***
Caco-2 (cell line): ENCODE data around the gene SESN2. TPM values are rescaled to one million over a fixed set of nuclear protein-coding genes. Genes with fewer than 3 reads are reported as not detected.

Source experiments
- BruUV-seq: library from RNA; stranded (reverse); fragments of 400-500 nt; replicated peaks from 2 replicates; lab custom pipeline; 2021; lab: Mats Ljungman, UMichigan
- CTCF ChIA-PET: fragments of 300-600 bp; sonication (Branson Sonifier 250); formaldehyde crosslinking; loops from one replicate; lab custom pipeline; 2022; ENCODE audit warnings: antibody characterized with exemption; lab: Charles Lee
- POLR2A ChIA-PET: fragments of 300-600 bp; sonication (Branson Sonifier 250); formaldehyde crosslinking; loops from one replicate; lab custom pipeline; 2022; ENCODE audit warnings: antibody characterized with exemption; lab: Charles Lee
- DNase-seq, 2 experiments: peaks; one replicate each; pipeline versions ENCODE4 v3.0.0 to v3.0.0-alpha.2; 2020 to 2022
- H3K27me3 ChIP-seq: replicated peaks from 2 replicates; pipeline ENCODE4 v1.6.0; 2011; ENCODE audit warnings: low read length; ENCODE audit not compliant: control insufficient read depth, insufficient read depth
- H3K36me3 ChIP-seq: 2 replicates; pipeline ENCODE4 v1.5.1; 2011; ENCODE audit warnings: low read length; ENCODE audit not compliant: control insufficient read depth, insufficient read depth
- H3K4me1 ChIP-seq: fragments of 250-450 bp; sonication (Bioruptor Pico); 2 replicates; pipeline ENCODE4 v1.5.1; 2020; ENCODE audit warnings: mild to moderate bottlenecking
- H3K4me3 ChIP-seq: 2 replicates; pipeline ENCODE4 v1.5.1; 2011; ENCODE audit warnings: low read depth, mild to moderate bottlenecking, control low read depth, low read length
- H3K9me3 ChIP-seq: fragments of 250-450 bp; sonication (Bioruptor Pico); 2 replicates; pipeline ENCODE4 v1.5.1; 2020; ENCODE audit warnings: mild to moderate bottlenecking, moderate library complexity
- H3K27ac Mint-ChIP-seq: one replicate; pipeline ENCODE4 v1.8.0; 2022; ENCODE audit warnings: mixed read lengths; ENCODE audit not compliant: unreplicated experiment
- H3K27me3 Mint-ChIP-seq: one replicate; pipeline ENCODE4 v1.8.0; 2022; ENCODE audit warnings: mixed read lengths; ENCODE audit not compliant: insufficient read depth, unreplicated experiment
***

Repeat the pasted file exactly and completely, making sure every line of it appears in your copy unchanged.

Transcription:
Caco-2 (cell line): ENCODE data around the gene SESN2. TPM values are rescaled to one million over a fixed set of nuclear protein-coding genes. Genes with fewer than 3 reads are reported as not detected.

Source experiments
- BruUV-seq: library from RNA; stranded (reverse); fragments of 400-500 nt; replicated peaks from 2 replicates; lab custom pipeline; 2021; lab: Mats Ljungman, UMichigan
- CTCF ChIA-PET: fragments of 300-600 bp; sonication (Branson Sonifier 250); formaldehyde crosslinking; loops from one replicate; lab custom pipeline; 2022; ENCODE audit warnings: antibody characterized with exemption; lab: Charles Lee
- POLR2A ChIA-PET: fragments of 300-600 bp; sonication (Branson Sonifier 250); formaldehyde crosslinking; loops from one replicate; lab custom pipeline; 2022; ENCODE audit warnings: antibody characterized with exemption; lab: Charles Lee
- DNase-seq, 2 experiments: peaks; one replicate each; pipeline versions ENCODE4 v3.0.0 to v3.0.0-alpha.2; 2020 to 2022
- H3K27me3 ChIP-seq: replicated peaks from 2 replicates; pipeline ENCODE4 v1.6.0; 2011; ENCODE audit warnings: low read length; ENCODE audit not compliant: control insufficient read depth, insufficient read depth
- H3K36me3 ChIP-seq: 2 replicates; pipeline ENCODE4 v1.5.1; 2011; ENCODE audit warnings: low read length; ENCODE audit not compliant: control insufficient read depth, insufficient read depth
- H3K4me1 ChIP-seq: fragments of 250-450 bp; sonication (Bioruptor Pico); 2 replicates; pipeline ENCODE4 v1.5.1; 2020; ENCODE audit warnings: mild to moderate bottlenecking
- H3K4me3 ChIP-seq: 2 replicates; pipeline ENCODE4 v1.5.1; 2011; ENCODE audit warnings: low read depth, mild to moderate bottlenecking, control low read depth, low read length
- H3K9me3 ChIP-seq: fragments of 250-450 bp; sonication (Bioruptor Pico); 2 replicates; pipeline ENCODE4 v1.5.1; 2020; ENCODE audit warnings: mild to moderate bottlenecking, moderate library complexity
- H3K27ac Mint-ChIP-seq: one replicate; pipeline ENCODE4 v1.8.0; 2022; ENCODE audit warnings: mixed read lengths; ENCODE audit not compliant: unreplicated experiment
- H3K27me3 Mint-ChIP-seq: one replicate; pipeline ENCODE4 v1.8.0; 2022; ENCODE audit warnings: mixed read lengths; ENCODE audit not compliant: insufficient read depth, unreplicated experiment